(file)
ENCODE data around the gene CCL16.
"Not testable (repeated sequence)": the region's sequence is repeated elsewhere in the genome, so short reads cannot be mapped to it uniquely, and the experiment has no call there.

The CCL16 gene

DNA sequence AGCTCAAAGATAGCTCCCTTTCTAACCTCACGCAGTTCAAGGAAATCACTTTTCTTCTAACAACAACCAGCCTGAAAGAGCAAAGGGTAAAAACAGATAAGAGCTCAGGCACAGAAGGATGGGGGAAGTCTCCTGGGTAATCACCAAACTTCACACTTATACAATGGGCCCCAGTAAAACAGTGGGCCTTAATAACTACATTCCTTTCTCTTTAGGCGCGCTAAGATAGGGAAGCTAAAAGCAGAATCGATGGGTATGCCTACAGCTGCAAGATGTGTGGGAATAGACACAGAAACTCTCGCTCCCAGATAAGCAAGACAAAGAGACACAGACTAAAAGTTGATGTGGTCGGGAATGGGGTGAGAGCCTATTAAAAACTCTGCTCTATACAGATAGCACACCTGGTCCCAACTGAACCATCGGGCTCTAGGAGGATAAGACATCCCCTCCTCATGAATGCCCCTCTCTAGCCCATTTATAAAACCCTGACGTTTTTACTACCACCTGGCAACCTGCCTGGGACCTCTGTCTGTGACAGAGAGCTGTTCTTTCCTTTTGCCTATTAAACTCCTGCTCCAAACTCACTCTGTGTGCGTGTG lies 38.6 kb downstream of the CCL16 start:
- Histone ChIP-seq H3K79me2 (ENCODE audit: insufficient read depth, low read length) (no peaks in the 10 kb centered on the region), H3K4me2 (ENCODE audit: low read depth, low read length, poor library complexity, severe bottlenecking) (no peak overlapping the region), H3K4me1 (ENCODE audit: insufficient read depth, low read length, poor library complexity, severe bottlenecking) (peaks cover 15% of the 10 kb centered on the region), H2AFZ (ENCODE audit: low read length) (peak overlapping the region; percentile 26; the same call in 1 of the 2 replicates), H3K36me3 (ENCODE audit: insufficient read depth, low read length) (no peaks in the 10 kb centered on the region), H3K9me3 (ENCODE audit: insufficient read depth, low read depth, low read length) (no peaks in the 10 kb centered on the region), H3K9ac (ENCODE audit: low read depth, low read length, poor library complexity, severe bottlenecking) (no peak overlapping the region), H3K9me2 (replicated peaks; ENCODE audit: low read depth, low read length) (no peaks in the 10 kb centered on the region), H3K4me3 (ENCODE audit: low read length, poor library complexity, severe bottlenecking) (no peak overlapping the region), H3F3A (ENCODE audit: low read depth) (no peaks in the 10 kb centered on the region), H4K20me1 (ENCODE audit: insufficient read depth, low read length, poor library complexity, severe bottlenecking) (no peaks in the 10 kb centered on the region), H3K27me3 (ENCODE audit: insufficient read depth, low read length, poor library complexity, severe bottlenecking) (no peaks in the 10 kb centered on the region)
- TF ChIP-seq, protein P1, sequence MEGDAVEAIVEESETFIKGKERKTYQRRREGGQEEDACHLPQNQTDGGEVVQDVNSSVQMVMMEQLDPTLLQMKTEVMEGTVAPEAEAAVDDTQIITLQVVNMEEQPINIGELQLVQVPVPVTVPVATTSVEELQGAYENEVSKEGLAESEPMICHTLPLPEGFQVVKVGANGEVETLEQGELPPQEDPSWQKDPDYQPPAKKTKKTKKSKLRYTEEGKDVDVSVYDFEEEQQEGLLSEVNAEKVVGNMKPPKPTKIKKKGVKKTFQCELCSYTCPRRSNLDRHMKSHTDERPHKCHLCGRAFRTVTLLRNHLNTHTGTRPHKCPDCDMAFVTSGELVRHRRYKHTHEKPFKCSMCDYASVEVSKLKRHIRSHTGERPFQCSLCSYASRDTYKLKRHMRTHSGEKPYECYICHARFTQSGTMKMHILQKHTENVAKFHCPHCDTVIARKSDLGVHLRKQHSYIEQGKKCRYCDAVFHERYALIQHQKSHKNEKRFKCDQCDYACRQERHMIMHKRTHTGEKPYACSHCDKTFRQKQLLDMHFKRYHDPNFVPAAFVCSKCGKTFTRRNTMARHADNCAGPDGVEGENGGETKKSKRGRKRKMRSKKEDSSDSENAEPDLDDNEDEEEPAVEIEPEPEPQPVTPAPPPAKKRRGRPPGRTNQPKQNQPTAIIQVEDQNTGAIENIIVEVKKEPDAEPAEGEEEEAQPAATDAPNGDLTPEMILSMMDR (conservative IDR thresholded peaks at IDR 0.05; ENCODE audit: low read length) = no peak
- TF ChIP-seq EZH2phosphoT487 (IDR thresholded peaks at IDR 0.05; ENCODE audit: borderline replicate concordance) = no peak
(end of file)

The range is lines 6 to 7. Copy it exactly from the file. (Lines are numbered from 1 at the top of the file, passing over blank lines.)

- TF ChIP-seq, protein P1, sequence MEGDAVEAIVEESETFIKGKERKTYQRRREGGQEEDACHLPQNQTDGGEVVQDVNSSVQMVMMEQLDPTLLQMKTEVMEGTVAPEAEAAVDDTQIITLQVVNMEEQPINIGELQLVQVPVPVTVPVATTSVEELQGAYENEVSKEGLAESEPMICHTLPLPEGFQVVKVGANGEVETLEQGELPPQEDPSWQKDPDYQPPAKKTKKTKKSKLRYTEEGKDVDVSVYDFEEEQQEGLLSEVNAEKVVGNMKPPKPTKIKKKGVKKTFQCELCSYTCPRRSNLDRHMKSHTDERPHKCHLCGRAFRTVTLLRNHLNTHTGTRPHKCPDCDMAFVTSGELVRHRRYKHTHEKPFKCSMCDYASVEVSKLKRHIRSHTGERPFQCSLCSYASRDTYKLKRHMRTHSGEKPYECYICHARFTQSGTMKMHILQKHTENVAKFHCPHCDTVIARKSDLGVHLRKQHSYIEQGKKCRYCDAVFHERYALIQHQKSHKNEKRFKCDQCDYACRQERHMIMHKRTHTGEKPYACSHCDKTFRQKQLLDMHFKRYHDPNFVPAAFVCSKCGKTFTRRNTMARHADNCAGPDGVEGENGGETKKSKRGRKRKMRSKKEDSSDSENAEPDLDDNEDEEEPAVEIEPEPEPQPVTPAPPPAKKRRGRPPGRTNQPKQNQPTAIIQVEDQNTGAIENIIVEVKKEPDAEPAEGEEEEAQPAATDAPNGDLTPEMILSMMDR (conservative IDR thresholded peaks at IDR 0.05; ENCODE audit: low read length) = no peak
- TF ChIP-seq EZH2phosphoT487 (IDR thresholded peaks at IDR 0.05; ENCODE audit: borderline replicate concordance) = no peak